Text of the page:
• Sarah Wilkie

      Again, I’m not sure who I’m talking to here, but I really appreciate your interest in my posts 😀 It must have been just as exciting to attend the LA Olympics I reckon!

      I was working in central London on the day of the terrorist attacks and it’s not a day any of us will forget, but I don’t believe there was ever any real talk of cancelling the events – just a nervousness about the security. In the end it all went very smoothly and London was a special place to be during those few weeks 🙂

  • starship VT

    Love this post, Sarah!! It’s must have been thrilling to have the Games take place in your own hometown! And, you were able to see so many events too! I’m a huge Olympics fan and I remember the London Olympics well although we were actually in Australia at the time but we watched many, many events on TV. I didn’t know you were a volleyball fan — I am a huge womens’ volleyball fan. But if I had my pick of events to see, equestrian events would have been No. 1, followed by volleyball (indoor), and gymnastics although I get excited by a lot of sports! (I used to collect Olympic pins too for historical purposes.) Great subject for a post and love your photos!!

    • Sarah Wilkie

      Thank you Sylvia, I’m really glad you enjoyed this 🙂 We’re both huge Olympics fans but I have to confess not especially volleyball! We simply applied for lots of things we thought we would enjoy, from our favourite Olympic sports like athletics, tennis, cycling and swimming (of which we only got cycling) through to others we had some interest or connection to, like the table tennis and taekwondo, and others that we just thought would be fun, like the volleyball. We also tried for hockey I think, and gymnastics (which I really like although Chris is less keen).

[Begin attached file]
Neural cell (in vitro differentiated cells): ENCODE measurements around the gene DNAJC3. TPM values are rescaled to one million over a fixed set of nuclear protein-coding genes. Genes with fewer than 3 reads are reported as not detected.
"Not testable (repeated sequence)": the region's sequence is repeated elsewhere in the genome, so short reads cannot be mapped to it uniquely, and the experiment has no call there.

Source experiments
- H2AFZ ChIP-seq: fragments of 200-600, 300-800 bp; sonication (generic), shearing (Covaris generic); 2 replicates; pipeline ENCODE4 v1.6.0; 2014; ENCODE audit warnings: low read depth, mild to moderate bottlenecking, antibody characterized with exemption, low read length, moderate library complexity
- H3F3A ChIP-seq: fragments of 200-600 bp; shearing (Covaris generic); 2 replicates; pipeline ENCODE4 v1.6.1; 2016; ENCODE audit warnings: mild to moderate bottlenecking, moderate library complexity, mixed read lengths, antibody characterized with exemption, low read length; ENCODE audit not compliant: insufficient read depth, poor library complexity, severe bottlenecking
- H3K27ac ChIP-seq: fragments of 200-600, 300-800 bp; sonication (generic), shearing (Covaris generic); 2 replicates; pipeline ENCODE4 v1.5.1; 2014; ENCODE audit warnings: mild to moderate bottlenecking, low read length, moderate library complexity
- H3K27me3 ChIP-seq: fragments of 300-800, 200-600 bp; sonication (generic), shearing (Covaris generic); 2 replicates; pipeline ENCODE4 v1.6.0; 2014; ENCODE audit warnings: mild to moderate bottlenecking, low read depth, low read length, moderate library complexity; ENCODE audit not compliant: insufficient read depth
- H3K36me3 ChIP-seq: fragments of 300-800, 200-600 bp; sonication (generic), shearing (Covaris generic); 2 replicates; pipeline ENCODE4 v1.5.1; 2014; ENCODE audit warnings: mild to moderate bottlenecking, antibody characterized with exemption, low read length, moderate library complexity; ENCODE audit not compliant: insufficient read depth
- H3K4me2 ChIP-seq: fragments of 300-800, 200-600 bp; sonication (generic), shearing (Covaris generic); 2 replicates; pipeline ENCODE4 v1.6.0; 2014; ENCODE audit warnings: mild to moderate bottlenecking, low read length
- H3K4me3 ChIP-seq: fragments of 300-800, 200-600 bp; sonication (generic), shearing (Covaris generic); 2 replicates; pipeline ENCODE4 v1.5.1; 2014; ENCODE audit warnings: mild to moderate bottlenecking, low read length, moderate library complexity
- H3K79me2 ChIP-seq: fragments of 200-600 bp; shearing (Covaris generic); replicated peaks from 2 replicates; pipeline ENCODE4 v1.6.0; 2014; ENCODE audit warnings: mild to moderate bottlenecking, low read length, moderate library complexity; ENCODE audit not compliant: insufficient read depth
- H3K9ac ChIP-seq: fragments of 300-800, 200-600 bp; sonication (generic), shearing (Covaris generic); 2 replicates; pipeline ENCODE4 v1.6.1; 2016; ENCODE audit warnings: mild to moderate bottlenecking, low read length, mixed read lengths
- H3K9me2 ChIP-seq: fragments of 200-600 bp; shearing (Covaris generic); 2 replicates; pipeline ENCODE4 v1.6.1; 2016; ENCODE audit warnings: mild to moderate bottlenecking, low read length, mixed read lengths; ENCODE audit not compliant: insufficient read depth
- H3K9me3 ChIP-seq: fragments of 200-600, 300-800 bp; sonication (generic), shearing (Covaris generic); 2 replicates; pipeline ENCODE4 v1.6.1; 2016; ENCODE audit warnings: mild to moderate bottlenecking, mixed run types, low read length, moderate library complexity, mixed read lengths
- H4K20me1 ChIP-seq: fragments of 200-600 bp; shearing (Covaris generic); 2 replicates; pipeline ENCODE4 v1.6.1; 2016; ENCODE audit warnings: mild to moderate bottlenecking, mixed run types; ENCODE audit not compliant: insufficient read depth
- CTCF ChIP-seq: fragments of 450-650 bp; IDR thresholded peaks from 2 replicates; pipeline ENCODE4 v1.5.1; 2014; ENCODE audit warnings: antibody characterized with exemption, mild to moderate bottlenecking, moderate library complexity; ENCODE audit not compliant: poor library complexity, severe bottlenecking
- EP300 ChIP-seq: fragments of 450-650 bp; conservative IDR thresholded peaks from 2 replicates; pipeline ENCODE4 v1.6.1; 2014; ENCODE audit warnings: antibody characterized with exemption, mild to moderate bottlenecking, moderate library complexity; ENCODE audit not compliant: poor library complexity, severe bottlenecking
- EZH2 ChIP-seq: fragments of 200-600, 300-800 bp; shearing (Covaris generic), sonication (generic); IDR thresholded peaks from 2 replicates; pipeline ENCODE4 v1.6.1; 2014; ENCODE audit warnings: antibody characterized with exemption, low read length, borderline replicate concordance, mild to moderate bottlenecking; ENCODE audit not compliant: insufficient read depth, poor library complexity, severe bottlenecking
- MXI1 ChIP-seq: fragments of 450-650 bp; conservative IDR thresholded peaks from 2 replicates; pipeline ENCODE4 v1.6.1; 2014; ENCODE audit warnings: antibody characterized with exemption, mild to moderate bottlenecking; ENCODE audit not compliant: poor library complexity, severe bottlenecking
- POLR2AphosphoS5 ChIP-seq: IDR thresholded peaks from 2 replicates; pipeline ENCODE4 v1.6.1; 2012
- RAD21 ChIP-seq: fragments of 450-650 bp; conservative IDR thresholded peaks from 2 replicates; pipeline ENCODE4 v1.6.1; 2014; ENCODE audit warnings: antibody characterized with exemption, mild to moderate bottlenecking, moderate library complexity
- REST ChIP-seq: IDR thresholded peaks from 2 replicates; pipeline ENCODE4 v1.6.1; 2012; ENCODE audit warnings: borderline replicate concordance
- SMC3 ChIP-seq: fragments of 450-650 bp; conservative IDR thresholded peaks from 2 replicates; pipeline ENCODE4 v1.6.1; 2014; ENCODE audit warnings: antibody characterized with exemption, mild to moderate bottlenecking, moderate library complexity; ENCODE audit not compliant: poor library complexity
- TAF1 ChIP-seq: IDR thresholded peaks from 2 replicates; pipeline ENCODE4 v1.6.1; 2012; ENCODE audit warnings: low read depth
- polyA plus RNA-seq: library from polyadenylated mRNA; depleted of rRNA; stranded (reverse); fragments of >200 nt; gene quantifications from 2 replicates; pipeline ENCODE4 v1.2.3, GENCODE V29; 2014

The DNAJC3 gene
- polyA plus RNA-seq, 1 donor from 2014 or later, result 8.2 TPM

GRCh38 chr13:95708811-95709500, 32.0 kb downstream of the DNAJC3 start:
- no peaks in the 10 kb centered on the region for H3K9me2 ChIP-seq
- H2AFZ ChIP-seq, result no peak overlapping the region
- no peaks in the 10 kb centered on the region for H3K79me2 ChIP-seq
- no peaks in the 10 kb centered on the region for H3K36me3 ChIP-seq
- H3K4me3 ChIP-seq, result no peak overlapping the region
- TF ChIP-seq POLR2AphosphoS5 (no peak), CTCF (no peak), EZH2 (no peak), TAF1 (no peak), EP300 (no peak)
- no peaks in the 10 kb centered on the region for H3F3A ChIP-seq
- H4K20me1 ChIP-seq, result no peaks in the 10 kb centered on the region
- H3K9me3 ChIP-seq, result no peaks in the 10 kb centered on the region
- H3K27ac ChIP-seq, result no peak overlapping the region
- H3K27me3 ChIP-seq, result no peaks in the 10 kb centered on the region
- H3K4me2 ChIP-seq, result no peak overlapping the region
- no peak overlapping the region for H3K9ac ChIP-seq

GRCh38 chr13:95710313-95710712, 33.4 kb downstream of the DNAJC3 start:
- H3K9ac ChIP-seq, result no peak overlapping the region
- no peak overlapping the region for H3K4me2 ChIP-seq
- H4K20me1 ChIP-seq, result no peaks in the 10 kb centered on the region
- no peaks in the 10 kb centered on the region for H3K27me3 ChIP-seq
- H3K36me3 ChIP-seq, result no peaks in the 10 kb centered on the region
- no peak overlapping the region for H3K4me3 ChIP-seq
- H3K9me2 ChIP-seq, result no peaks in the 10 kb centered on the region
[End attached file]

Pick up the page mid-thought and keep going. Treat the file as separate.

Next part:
We tend to find that when the Olympics is on we watch all sorts of sports on TV that we don’t normally follow, and to be able to do so live was too exciting an opportunity to miss out on. It was a bit of a gamble applying for so much – if we’d got them all that would have been our holiday budget blown for the year without ever leaving home 😆

  • Dr B

    Brilliant post! This brought back such memories and your description of the images, the events and your own experiences are great. Our own personal memories mostly revolve around Jessica Ennis, Laura Trott, Mo Farah, all of the rowing etc etc etc. If only as a nation we could be so united in issues of major importance ….. instead of constant undermining, what could we achieve! Thanks for posting again👏👏

    • Sarah Wilkie

      Thank you so much for such great feedback 😊 It’s good to hear from someone with an equally positive experience of the games. I envy you if you saw Jessica Ennis and Mo Farah – our only regret was that we didn’t get athletics tickets. But we’ve been back to the Olympic Park several times since then, to see the Anniversary Games and the World Athletics Championships where we saw Farah AND Usain Bolt 😀

      • Dr B

        Ah sorry Sarah I didn’t mean to mislead you, I was quoting from our tv experience. We didn’t have any tickets and so-called friends who I had shared Twickenham rugby tickets with for 10 years kept all their hospitality tickets to themselves. They had a daughter who was a hospitality organiser who went everywhere!

        • Sarah Wilkie

          Oh, that is a shame! I’m sorry you missed out on the live experience but it’s good to know you nevertheless have good memories of the games and the atmosphere they created here.